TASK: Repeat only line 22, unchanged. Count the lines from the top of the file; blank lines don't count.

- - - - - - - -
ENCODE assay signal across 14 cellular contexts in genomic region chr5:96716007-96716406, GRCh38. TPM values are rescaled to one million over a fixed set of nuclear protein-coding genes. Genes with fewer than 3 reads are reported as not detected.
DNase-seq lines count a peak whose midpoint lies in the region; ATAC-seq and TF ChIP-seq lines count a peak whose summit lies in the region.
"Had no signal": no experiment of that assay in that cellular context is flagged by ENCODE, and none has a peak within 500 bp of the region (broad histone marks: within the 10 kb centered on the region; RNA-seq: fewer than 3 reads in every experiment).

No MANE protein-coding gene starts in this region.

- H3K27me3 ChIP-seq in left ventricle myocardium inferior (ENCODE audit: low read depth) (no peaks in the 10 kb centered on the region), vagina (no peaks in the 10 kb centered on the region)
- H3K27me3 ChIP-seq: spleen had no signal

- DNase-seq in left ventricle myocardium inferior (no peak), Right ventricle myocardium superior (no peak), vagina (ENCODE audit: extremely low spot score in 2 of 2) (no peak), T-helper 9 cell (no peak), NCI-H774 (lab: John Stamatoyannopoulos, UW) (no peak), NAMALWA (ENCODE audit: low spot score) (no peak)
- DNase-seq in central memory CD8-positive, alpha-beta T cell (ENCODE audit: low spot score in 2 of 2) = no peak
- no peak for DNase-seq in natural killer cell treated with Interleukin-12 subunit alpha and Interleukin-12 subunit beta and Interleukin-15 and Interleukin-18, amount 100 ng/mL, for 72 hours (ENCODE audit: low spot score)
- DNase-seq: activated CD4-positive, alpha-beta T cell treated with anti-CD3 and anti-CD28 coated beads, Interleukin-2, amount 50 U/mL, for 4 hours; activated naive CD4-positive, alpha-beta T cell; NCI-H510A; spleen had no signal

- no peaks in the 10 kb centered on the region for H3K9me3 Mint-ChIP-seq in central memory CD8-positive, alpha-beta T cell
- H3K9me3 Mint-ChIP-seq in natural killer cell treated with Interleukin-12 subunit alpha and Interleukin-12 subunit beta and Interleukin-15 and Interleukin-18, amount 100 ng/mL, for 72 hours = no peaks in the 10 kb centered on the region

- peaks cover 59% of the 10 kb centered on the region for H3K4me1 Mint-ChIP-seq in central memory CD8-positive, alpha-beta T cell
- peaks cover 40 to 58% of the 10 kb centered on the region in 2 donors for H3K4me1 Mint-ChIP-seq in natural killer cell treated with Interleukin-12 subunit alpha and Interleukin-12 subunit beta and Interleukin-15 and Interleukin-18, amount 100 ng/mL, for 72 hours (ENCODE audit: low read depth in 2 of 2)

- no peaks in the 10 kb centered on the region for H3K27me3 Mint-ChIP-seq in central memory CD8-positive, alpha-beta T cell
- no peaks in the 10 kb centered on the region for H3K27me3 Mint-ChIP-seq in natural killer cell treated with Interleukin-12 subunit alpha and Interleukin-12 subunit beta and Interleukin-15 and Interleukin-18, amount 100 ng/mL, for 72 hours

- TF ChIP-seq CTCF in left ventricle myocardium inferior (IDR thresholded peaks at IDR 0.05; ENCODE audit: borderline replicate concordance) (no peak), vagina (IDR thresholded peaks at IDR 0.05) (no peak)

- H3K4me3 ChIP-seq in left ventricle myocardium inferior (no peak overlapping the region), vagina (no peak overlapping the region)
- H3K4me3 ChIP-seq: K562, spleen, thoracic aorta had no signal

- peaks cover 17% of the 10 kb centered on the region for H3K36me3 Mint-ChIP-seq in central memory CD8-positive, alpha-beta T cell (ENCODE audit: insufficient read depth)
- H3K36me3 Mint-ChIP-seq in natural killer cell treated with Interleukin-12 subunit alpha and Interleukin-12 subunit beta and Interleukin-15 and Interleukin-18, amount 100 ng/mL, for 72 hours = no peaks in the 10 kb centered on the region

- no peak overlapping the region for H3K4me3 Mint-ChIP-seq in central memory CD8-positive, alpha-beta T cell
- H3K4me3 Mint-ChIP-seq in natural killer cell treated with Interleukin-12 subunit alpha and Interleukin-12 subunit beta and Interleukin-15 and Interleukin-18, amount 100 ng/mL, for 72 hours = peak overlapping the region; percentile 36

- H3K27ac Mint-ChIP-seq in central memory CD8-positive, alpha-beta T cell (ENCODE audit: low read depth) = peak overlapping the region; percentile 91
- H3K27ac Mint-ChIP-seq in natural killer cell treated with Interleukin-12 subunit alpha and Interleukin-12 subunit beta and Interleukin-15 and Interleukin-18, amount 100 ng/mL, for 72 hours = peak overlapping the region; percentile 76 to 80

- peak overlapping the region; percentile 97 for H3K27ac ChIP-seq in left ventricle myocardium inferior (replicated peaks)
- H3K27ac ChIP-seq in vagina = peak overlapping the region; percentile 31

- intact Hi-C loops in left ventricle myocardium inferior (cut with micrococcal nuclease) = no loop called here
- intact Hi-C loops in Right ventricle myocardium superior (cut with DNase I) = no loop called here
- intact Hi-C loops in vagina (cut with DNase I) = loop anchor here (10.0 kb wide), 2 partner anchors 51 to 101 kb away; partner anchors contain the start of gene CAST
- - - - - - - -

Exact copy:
- no peak overlapping the region for H3K4me3 Mint-ChIP-seq in central memory CD8-positive, alpha-beta T cell